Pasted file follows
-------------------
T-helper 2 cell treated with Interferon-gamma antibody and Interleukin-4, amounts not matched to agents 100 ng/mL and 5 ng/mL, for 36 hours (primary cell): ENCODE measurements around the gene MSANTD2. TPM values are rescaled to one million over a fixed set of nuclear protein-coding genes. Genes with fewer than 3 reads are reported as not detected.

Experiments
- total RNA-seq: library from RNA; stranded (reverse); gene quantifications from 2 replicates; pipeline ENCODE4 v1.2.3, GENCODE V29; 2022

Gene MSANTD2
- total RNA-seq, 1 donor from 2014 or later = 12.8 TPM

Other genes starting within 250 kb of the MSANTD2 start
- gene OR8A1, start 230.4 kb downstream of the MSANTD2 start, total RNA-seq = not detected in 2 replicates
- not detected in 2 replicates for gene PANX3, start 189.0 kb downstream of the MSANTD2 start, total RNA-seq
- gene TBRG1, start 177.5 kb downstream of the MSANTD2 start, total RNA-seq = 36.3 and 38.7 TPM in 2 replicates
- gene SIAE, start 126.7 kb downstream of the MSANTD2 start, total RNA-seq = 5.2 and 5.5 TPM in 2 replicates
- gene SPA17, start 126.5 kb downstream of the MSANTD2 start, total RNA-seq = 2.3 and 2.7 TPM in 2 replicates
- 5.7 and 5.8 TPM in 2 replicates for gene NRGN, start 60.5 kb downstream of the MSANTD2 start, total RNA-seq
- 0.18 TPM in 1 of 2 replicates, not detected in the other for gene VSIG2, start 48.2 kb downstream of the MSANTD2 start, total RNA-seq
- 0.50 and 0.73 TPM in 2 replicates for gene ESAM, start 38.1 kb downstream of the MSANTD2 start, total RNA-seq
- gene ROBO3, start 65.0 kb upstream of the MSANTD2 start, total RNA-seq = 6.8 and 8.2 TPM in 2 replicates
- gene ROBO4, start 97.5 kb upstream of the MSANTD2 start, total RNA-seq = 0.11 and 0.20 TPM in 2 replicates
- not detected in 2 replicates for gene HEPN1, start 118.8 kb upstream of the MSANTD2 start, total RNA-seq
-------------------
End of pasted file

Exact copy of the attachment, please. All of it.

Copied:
T-helper 2 cell treated with Interferon-gamma antibody and Interleukin-4, amounts not matched to agents 100 ng/mL and 5 ng/mL, for 36 hours (primary cell): ENCODE measurements around the gene MSANTD2. TPM values are rescaled to one million over a fixed set of nuclear protein-coding genes. Genes with fewer than 3 reads are reported as not detected.

Experiments
- total RNA-seq: library from RNA; stranded (reverse); gene quantifications from 2 replicates; pipeline ENCODE4 v1.2.3, GENCODE V29; 2022

Gene MSANTD2
- total RNA-seq, 1 donor from 2014 or later = 12.8 TPM

Other genes starting within 250 kb of the MSANTD2 start
- gene OR8A1, start 230.4 kb downstream of the MSANTD2 start, total RNA-seq = not detected in 2 replicates
- not detected in 2 replicates for gene PANX3, start 189.0 kb downstream of the MSANTD2 start, total RNA-seq
- gene TBRG1, start 177.5 kb downstream of the MSANTD2 start, total RNA-seq = 36.3 and 38.7 TPM in 2 replicates
- gene SIAE, start 126.7 kb downstream of the MSANTD2 start, total RNA-seq = 5.2 and 5.5 TPM in 2 replicates
- gene SPA17, start 126.5 kb downstream of the MSANTD2 start, total RNA-seq = 2.3 and 2.7 TPM in 2 replicates
- 5.7 and 5.8 TPM in 2 replicates for gene NRGN, start 60.5 kb downstream of the MSANTD2 start, total RNA-seq
- 0.18 TPM in 1 of 2 replicates, not detected in the other for gene VSIG2, start 48.2 kb downstream of the MSANTD2 start, total RNA-seq
- 0.50 and 0.73 TPM in 2 replicates for gene ESAM, start 38.1 kb downstream of the MSANTD2 start, total RNA-seq
- gene ROBO3, start 65.0 kb upstream of the MSANTD2 start, total RNA-seq = 6.8 and 8.2 TPM in 2 replicates
- gene ROBO4, start 97.5 kb upstream of the MSANTD2 start, total RNA-seq = 0.11 and 0.20 TPM in 2 replicates
- not detected in 2 replicates for gene HEPN1, start 118.8 kb upstream of the MSANTD2 start, total RNA-seq